The once-vibrant, traditional department stores like Sears and J.C. Penney, which used to drive 70% of total shopping center traffic, now only drive 25% – 30%.
As a result, shopping centers across the country are looking for redevelopment strategies as those traffic-driving big box anchors start to go dark due to the fundamental shift in consumer shopping behavior brought on, in part, by the proliferation of online shopping.
So, while there’s no question that many American shopping centers are declining, retail developers have also made it no secret that they’re now placing a heavier emphasis on food, entertainment and experience as a way to drive sales in the stores. They know that they must take a “retailtainment” approach to their shopping centers to maintain relevancy in the face of a changing consumer culture and an omni-channel reality.
Instead of focusing on the potential negative outcomes and challenges, developers are shifting their focus and attention to determining how the vacant stores can be positioned and used as an advantage.
For example, developers can look at the fact that the square footage devoted to general merchandise, apparel, accessories, and similar items has dropped from 16.8% of total shopping center square footage to 15.5% over the 10-year period ending in 2013 in a positive light.
The dip in traditional retail square footage has created more space in many shopping centers, which developers can now devote to additional dining, entertainment and services options.
The savvy developers are already taking this “retailtainment” concept to heart and are undergoing renovations to create a more experience-oriented environment.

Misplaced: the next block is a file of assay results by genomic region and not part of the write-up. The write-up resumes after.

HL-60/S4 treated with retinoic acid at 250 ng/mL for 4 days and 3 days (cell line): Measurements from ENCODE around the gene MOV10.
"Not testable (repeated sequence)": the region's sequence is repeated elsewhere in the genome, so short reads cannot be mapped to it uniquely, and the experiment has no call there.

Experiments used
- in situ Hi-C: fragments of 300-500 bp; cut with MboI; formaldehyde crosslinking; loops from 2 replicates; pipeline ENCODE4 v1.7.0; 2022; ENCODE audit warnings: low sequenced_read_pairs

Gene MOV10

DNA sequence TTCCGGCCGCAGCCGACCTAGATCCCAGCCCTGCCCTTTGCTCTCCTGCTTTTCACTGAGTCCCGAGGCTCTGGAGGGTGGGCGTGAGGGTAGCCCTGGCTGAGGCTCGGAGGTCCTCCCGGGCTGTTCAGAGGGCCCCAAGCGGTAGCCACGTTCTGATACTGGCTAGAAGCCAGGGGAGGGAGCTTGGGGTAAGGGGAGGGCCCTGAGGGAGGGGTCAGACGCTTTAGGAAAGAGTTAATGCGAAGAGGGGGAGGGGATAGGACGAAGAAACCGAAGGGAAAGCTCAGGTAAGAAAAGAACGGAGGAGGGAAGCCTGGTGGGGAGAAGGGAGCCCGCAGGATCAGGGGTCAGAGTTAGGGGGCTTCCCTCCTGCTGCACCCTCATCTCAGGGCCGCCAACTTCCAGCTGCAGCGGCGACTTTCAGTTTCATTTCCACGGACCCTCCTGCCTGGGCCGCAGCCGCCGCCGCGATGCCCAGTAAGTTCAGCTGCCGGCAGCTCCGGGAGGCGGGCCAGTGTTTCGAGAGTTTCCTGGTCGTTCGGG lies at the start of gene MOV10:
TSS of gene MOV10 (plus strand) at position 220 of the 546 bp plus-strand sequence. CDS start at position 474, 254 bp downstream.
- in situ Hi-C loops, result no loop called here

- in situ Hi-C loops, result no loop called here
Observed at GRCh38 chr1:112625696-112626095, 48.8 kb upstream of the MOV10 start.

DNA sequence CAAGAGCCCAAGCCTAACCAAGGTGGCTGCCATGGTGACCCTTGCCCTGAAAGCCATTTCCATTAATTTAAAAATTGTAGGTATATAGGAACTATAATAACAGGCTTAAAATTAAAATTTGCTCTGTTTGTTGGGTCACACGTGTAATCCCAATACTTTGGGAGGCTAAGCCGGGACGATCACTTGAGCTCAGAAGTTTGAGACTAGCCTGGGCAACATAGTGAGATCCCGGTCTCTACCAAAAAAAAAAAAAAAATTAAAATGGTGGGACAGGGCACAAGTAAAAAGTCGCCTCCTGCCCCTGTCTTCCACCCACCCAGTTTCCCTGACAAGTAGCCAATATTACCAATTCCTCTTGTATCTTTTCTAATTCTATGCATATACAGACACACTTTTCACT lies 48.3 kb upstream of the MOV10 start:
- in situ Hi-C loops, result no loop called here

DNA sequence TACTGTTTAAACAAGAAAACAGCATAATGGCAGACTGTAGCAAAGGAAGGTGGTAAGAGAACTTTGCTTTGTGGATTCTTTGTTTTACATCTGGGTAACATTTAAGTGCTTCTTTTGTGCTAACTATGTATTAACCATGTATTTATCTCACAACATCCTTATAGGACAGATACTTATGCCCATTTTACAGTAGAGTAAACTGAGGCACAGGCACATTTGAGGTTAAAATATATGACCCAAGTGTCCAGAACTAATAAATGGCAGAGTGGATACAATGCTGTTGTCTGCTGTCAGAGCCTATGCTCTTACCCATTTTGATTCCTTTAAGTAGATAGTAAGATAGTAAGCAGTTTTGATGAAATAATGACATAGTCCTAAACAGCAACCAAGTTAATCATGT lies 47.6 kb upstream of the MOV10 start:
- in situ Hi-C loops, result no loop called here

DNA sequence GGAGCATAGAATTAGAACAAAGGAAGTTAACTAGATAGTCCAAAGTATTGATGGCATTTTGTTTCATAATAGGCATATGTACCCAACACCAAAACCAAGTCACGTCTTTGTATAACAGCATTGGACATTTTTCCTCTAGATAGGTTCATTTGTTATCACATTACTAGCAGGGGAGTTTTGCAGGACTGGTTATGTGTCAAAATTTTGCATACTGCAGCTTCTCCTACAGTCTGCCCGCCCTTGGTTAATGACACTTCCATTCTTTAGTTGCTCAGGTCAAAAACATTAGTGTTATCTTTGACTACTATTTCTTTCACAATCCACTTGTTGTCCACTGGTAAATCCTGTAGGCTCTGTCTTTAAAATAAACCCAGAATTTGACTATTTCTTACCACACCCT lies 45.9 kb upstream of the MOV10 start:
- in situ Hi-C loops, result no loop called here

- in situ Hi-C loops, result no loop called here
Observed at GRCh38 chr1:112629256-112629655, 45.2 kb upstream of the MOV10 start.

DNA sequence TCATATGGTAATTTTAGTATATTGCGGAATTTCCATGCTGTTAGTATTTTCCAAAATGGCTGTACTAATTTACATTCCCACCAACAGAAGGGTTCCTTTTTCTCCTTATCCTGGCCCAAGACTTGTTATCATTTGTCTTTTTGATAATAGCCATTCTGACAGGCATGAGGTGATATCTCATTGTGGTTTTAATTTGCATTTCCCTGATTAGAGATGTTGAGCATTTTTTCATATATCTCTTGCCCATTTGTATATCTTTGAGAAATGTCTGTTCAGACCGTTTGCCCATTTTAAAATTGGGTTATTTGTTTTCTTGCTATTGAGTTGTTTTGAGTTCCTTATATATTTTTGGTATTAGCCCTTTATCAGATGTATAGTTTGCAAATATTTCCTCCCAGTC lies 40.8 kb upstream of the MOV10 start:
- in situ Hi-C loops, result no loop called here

Some are clustering restaurants and putting them at the front of the shopping center, taking note of the fact that sit-down restaurants made up 7.1% of the total sales at U.S. shopping centers in 2013.
Others are building upscale movie theaters or bringing in various programs or events, such as fashion shows, outdoor family movie nights and even an ongoing concert series featuring local artists.
These types of additions, as well as new common areas for people to come together, are helping shopping centers create an entire experience where consumers can go every day, not just for major shopping trips.
The goal is to create a so-called third place – somewhere people can go that’s not work and not home.
However, it’s imperative to note that when it comes to what types of dining, entertainment and service options to offer, there’s not a one-size-fits-all solution.
The Bottom Line:
So, yes, by adding restaurants and services as well as creating experiences that cannot be mimicked online, shopping centers can ultimately be turned into destinations that provide customers with things that they can’t get online – factors that will draw people in.
However, as developers go back to the drawing board and begin asking themselves how to make their shopping center viable again, they must assess and measure their existing center’s performance, and identify not only the wants and needs of the consumers, but also how they want to live their lives.
If you’re considering a new development strategy, talk to us about how a customer analytic solution can optimize the success of your property, fine-tune the tenant mix based on changing consumer preferences, and discover what types of entertainment options would be most appealing to your customers.